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Alexis Brooke

Suggestion for the Phylogeny Explorer...

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Well, there's only one post here, and it's from almost three years ago, but the category says Ideas and Suggestions, and since this is both an idea and a suggestion, I'll post it here, atleast to begin with.

Here's the idea I had for the Phylogeny Explorer.  I'm sure you're familiar with the small, animated GIF that shows the evolution of life from a single cell through early animals, chordates, tetrapods, etc., up through primates, monkeys, and apes, ending with humans.  In case you're not sure what I'm referring to, it's a condensed animation from Carl Sagan's Cosmos documentary, and I've included below a frame from the animation, the stage where it's something akin to a dimetrodon.  Well, my proposal is that, for every clade in the Phylogeny Explorer, and I know that's a huge number, at every branch point, the project include a small, simple diagram that represents that clade, either a black-and-white line drawing like the one shown here, or a solid, two-tone image.

Now here's the fun part: My idea is for a simple application, Flash or Java or whatever, doesn't matter a whole lot, where you choose two (or more, even) endpoints from wherever on the tree they you like (I suspect the majority of people would probably be most interested in modern species at the rightmost end of the tree), and the program locates their most recent common ancestor, displays that ancestor in two (or more) adjacent boxes, and then animates the transition from that ancestor to the user-chosen descendants.  It could even use multiple frames, with the visual transitions occurring in the top one while, on the bottom, the tree scrolls right-to-left in synch with the transitions as dots pop up and mark each branch point as it is reached in the animation.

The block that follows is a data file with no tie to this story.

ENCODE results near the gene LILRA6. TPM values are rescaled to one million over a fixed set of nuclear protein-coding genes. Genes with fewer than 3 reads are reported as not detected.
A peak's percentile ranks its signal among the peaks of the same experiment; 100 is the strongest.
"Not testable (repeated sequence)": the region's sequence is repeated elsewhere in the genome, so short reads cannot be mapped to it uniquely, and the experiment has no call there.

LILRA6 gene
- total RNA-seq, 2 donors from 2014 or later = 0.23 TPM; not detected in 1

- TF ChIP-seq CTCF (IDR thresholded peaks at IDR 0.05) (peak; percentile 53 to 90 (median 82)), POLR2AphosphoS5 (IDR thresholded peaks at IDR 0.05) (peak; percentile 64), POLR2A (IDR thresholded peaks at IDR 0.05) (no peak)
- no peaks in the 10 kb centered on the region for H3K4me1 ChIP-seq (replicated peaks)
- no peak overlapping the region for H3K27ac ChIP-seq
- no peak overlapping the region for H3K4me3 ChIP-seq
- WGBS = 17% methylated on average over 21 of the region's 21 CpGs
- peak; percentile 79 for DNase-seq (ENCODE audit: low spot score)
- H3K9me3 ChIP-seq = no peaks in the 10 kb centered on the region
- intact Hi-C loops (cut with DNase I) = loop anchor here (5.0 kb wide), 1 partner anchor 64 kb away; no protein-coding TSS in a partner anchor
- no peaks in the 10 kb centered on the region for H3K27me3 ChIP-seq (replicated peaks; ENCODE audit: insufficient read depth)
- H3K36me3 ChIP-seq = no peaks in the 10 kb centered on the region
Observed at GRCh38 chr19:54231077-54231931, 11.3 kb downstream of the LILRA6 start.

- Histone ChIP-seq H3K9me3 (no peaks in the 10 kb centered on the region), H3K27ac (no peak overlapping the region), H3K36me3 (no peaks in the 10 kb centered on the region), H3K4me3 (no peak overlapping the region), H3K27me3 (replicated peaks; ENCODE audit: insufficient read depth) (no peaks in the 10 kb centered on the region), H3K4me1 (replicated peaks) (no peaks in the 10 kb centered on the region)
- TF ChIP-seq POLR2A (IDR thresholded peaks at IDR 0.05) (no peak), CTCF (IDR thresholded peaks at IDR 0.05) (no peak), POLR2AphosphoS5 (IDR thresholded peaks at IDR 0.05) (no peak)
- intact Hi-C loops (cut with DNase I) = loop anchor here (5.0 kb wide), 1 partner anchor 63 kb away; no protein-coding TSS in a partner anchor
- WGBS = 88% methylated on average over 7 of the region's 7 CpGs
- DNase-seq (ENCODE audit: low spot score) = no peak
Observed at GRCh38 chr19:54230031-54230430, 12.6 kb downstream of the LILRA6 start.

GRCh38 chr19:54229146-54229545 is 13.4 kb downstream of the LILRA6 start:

Hopefully I'm providing a sufficiently well articulated description of what I'm talking about that you haven't any trouble envisioning it.  Coding the application to do the morphing would in all likelihood be the easy part.  The hard part would be to assemble the massive number of pictures that would be needed; indeed, it's not merely the sheer number of images required that makes this a daunting endeavour, it's making sure that every one of those images matches its neighbours in terms of size, body layout, etc.  That being said, if it allows the layman to understand just how evolution works (i.e.: shuts the Creationists' ringleaders up) by dispelling the notion of modern species being derived from other modern species, and instead shows how multiple modern species evolved from a common ancestor that we can actually point to on a phylogenetic tree, it would, in my opinion, be more than worth the effort.

--Alexis Brooke






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Dear Alexis.

Thank you so much for your ideas/suggestions.

I love the idea. The down sides, are that there are potentially as many transitional points or clades or nodes, as species, so it is not practical with several million species, not least given our very limited voluntary staff and resources. Also, when one finds the most recent common ancestor (between two or more chosen species or clades) and the program traces lines of ascent from it, which line do you follow of the two or more selected species? For example, between a thylacine and a wolf. They both look similar, but a wolf is more related to an elephant than a thylacine. And do you trace it to the thylacine or the wolf? The up sides are as follows. The MRCA is something we already have. I also already have several hundred silhouette images for clades. I use Mike Keesey’s Phylopic art (http://phylopic.org/) which is free, but it obviously has only a tiny proportion of all the ever growing clades. Making a program to show the transitions selected is a great idea. One way to enable this, given the huge number required, is to do it gradually. So at first, you may just see 5 transitions, but later you may have 20, over time, as we add more. This way it is an ongoing process that works from the off, rather than having to wait to even start it. We have developers who I think could make the programme. I have always wanted visuals like this, e.g. on each node, but I love your idea of visually transitioning things when selected. I will speak to the team about this. Are you a programmer? Do you have any skills or interest in helping the project in any way? There are many things which require no skills by the way, let alone biological ones.

If you would be interested in being on a committee where we discuss ideas and the like, I think you could be a real asset. If so, let me know.

Thanks again, Alexis.


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